Leaving a letter on which he had written only "Dear Momo," Momo's father passes away. "What did you really want to write?" Momo, who had hurled thoughtless words towards her father and had not made up with him before he died, moves to an island in the Seto Inland Sea with her mother Ikuko, with this thought still on her mind. There she meets "The Protectors," a group of mysterious spirits. It turns out that these gluttonous and egocentric, yet very charming spirits have an important mission to carry out. Set on a little island in the Seto Inland Sea, this is a tale of family love that depicts the mysterious events that happen to the heroine, Momo.
© 2012 “A Letter to Momo” Film Partners
Hiroyuki Okiura(Director) Masashi Ando(Key Animation Supervisor) Hiroshi Ono(Background Art) Production I.G(Production)
Born in Osaka in 1966. In charge of character design and drawing for the feature animated film Run, Melos! (1992) and Ghost in the Shell (1995). Jin-Roh: The Wolf Brigade, which was released in 2000 as his directorial debut, won many prizes at film festivals both within Japan and overseas, and became a topic of conversation.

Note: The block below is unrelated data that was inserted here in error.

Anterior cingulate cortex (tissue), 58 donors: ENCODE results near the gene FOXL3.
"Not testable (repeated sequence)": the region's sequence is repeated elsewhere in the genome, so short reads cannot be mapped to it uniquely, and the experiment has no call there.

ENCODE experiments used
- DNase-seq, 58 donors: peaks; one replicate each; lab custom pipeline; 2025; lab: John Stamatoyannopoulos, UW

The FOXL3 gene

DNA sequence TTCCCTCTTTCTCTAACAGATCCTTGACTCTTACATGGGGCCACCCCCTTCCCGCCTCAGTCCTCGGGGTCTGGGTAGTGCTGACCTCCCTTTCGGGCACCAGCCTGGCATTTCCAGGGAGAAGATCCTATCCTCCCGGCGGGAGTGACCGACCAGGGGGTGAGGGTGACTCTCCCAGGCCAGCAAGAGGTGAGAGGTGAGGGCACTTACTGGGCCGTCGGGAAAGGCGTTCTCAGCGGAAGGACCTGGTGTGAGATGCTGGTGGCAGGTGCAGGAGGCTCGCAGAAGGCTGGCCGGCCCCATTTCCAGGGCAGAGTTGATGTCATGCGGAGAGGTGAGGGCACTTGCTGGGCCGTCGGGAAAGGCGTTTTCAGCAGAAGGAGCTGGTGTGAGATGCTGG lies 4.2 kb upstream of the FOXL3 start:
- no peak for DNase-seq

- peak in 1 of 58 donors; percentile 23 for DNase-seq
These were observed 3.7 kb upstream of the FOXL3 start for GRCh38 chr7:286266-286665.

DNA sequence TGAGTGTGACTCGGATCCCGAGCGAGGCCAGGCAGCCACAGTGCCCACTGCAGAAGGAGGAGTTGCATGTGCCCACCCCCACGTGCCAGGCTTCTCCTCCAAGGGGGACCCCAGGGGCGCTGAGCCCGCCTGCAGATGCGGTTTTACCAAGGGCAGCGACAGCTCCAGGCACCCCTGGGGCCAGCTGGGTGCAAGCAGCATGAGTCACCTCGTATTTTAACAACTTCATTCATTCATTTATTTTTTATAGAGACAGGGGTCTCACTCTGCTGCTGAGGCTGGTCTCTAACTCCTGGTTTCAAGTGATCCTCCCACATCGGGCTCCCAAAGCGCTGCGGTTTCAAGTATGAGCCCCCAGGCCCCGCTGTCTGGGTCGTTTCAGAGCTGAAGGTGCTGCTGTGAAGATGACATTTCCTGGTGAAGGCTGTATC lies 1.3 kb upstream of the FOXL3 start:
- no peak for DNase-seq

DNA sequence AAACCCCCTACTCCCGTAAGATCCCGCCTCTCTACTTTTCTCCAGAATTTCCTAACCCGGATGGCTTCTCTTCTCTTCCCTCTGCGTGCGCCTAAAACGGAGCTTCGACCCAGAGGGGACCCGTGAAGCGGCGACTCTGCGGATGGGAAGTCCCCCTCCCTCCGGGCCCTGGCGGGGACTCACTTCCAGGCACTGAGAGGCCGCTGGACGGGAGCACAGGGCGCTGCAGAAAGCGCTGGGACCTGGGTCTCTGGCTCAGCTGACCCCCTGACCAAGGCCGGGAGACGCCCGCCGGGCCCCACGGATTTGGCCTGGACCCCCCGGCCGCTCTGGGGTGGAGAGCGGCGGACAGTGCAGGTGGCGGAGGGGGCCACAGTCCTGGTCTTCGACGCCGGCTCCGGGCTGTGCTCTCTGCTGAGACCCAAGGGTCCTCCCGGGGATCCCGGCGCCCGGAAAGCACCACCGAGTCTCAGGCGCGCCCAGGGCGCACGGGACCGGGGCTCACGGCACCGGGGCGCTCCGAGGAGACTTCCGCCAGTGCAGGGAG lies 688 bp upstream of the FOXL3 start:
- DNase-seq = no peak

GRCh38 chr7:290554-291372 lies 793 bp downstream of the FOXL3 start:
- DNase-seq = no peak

The love of a family depicted by leading Japanese animators
This is an animated film in the realistic style that Japan has developed over many years. That realism is applied here, in a work of the highest quality, to the various fantasies that inhabit our everyday lives. Through the control of deformation and the use of characters that appear to be made of flesh and bone, an uncanny world in which ghosts create various forms of commotion amid the familiar world of the Inland Sea is made to feel plausible and real. The humor of the ghosts and the hard-to-describe intricacies of the human emotions, such as the main character's grief over her dead father and the controlled love of her mother, are supported by each and every meticulously drawn and laid-out cell. This original story by OKIURA Hiroyuki, who wrote, scripted, and directed the film, appeals to a broad audience. The fact that the film directly links that charm and emotion to "a Japan that was rebuilt by moving pictures" is truly precious. This is a film that reminds us once again of the power and potential of animation as a form of expression.
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